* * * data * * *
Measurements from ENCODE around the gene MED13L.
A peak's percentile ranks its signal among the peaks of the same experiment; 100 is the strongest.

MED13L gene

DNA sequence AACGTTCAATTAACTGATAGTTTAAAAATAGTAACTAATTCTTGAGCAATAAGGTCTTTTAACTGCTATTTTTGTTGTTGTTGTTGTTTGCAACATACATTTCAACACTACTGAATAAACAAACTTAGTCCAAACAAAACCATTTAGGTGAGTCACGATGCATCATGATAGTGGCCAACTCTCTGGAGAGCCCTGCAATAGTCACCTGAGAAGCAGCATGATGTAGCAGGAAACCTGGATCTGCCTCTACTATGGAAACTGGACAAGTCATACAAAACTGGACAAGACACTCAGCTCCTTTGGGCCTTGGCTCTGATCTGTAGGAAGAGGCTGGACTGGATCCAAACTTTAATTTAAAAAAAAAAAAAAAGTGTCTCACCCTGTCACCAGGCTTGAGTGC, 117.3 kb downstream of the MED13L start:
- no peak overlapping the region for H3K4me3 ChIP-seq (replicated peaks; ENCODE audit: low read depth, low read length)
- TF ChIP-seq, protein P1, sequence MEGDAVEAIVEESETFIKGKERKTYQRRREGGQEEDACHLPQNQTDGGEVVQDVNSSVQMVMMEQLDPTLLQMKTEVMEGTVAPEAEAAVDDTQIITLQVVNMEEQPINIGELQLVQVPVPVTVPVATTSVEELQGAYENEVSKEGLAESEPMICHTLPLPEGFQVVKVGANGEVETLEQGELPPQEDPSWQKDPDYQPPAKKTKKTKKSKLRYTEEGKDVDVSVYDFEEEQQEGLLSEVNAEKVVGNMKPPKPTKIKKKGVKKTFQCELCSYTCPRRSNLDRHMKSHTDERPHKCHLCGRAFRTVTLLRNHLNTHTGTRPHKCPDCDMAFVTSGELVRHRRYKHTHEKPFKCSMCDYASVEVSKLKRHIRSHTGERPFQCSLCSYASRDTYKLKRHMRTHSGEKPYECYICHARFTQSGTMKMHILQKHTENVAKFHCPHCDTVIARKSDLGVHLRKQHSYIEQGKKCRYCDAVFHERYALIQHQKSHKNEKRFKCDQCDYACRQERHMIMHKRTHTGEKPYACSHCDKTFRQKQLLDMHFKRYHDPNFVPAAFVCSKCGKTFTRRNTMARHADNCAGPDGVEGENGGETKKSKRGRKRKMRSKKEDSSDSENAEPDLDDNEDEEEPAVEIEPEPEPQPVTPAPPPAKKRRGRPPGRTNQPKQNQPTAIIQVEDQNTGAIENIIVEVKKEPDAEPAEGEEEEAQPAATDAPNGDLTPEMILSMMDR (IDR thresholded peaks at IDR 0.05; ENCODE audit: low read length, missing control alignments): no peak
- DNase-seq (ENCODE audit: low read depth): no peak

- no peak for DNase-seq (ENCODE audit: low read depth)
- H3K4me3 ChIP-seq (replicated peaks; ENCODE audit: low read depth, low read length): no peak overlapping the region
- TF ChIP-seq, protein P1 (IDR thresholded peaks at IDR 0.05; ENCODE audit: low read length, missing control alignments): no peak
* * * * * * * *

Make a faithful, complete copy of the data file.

Measurements from ENCODE around the gene MED13L.
A peak's percentile ranks its signal among the peaks of the same experiment; 100 is the strongest.

MED13L gene

DNA sequence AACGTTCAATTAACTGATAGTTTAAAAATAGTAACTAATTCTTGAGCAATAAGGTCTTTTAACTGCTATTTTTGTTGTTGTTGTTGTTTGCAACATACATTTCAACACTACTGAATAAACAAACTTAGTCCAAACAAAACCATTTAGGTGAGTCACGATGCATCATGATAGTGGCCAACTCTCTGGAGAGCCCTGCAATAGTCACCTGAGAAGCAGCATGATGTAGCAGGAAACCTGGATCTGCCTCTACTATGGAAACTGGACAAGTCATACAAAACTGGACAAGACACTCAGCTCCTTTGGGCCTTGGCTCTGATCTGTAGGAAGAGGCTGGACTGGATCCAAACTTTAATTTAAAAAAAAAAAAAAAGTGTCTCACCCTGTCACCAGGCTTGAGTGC, 117.3 kb downstream of the MED13L start:
- no peak overlapping the region for H3K4me3 ChIP-seq (replicated peaks; ENCODE audit: low read depth, low read length)
- TF ChIP-seq, protein P1, sequence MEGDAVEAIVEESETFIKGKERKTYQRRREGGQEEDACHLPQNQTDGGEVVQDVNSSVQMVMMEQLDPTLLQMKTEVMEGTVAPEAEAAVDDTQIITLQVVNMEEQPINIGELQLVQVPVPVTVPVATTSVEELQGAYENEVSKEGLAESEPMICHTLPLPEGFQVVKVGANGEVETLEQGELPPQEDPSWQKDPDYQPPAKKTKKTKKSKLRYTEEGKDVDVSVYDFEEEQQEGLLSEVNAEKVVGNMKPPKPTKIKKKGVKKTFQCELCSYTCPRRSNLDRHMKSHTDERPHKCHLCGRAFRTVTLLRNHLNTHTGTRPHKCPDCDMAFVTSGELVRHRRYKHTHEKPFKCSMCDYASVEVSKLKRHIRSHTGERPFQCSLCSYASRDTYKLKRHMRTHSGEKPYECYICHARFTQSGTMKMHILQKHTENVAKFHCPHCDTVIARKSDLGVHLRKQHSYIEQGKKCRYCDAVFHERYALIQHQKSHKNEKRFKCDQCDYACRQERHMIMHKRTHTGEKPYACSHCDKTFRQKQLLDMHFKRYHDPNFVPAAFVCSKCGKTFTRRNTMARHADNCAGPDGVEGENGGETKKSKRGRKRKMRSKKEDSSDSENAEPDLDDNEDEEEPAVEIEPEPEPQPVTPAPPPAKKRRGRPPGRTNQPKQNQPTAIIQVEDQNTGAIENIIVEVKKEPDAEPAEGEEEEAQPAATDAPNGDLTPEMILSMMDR (IDR thresholded peaks at IDR 0.05; ENCODE audit: low read length, missing control alignments): no peak
- DNase-seq (ENCODE audit: low read depth): no peak

- no peak for DNase-seq (ENCODE audit: low read depth)
- H3K4me3 ChIP-seq (replicated peaks; ENCODE audit: low read depth, low read length): no peak overlapping the region
- TF ChIP-seq, protein P1 (IDR thresholded peaks at IDR 0.05; ENCODE audit: low read length, missing control alignments): no peak